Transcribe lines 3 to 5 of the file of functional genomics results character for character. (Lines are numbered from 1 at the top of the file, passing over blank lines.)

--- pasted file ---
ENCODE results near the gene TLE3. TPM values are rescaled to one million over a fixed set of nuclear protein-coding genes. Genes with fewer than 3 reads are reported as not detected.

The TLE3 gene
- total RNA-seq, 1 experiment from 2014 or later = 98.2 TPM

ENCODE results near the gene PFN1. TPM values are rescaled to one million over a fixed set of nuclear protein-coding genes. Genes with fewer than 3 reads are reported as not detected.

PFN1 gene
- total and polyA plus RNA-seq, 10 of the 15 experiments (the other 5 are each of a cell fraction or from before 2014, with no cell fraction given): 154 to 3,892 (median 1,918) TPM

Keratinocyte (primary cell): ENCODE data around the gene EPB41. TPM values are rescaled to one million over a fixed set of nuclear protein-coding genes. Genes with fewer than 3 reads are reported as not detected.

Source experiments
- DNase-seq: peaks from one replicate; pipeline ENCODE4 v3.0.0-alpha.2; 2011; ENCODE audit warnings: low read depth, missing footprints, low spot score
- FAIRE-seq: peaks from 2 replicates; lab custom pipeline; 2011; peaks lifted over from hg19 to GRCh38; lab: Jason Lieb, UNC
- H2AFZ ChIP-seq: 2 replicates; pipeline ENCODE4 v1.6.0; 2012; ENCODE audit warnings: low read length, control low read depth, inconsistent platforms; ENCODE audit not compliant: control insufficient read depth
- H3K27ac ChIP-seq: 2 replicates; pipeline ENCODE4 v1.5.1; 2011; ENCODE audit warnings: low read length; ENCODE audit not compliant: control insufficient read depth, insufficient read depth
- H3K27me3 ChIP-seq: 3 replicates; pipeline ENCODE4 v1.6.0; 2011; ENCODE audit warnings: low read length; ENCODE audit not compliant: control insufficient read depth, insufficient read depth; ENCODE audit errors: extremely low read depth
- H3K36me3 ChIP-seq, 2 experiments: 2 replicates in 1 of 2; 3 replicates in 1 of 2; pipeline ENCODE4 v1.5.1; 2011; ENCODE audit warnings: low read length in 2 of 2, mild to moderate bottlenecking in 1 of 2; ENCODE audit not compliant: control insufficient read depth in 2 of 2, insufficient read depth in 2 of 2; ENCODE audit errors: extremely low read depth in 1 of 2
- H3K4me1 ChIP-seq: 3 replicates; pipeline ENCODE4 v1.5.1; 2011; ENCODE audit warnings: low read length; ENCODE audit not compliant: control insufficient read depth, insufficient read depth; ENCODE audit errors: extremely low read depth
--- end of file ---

- total RNA-seq, 1 experiment from 2014 or later = 98.2 TPM

ENCODE results near the gene PFN1. TPM values are rescaled to one million over a fixed set of nuclear protein-coding genes. Genes with fewer than 3 reads are reported as not detected.

PFN1 gene